17 February 2011 Phase characterization of oscillatory components of the cerebral concentrations of oxy-hemoglobin and deoxy-hemoglobin
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Abstract
We present a study of the relative phase of oscillations of cerebral oxy- and deoxy-hemoglobin concentrations in the low-frequency range, namely 0.04-0.12 Hz. We have characterized the potential contributions of noise to the measured phase distributions, and we have performed phase measurements on the brain of a human subject at rest, and on the brain of a human subject during stage I sleep. While phase distributions of pseudo hemodynamic oscillations generated from noise (obtained by applying to two independent sets of random numbers the same linear transformation that converts absorption coefficients at 690 and 830 nm into concentrations of oxy- and deoxy-hemoglobin) are peaked at 180º, those associated with real hemodynamic changes can be peaked around any value depending on the underlying physiology and hemodynamics. In particular, preliminary results reported here indicate a greater phase lead of deoxy-hemoglobin vs. oxy-hemoglobin low-frequency oscillations during stage I sleep (82º ± 55º) than while the subject is awake (19º ± 58º).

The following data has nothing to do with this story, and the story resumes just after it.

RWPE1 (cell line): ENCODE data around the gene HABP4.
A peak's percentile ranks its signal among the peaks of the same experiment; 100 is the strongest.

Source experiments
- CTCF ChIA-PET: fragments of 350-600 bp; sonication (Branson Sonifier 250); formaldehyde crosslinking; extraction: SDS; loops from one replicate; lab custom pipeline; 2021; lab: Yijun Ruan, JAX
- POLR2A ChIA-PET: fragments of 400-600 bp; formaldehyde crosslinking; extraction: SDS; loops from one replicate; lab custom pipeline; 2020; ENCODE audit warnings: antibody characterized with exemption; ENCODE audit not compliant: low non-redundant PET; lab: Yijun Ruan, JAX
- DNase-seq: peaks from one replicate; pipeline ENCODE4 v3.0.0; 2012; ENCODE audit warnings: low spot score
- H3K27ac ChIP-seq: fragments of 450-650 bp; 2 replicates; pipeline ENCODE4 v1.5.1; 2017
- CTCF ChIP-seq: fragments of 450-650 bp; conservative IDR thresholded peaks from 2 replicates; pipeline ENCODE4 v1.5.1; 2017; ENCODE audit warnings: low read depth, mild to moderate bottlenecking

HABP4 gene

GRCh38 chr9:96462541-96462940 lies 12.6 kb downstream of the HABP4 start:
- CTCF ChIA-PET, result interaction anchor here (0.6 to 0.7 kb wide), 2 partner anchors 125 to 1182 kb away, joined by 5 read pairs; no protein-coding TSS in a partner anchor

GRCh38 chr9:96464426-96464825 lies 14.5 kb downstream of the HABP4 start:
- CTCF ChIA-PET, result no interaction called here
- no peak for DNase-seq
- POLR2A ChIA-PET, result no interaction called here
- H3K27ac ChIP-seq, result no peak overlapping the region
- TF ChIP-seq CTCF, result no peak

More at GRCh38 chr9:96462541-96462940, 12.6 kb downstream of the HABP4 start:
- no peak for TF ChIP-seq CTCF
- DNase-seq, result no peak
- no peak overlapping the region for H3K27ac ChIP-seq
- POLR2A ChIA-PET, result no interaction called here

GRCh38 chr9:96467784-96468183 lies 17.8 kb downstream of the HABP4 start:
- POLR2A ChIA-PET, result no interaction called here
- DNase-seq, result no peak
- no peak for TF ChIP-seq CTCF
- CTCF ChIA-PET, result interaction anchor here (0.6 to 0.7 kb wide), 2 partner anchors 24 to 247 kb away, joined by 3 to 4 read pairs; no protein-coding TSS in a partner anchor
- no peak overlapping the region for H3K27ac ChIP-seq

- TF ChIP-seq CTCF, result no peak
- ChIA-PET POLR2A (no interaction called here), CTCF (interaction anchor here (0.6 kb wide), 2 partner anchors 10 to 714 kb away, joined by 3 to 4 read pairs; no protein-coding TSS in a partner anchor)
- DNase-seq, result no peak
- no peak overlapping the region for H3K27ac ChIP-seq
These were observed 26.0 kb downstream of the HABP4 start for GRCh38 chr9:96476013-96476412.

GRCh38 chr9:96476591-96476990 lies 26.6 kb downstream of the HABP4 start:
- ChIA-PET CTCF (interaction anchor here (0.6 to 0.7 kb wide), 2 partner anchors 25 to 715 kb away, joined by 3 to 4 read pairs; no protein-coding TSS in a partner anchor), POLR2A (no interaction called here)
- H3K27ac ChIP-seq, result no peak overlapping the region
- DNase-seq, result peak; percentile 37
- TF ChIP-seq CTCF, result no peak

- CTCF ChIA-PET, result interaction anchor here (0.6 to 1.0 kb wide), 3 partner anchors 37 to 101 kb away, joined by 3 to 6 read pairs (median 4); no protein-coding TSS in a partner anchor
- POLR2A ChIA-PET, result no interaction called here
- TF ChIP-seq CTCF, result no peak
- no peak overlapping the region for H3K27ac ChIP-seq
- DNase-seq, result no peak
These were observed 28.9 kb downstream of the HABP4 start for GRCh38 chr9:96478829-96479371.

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Michele Pierro, Michele Pierro, Angelo Sassaroli, Angelo Sassaroli, Feng Zheng, Feng Zheng, Sergio Fantini, Sergio Fantini, } "Phase characterization of oscillatory components of the cerebral concentrations of oxy-hemoglobin and deoxy-hemoglobin", Proc. SPIE 7896, Optical Tomography and Spectroscopy of Tissue IX, 78960G (17 February 2011); doi: 10.1117/12.875010; https://doi.org/10.1117/12.875010
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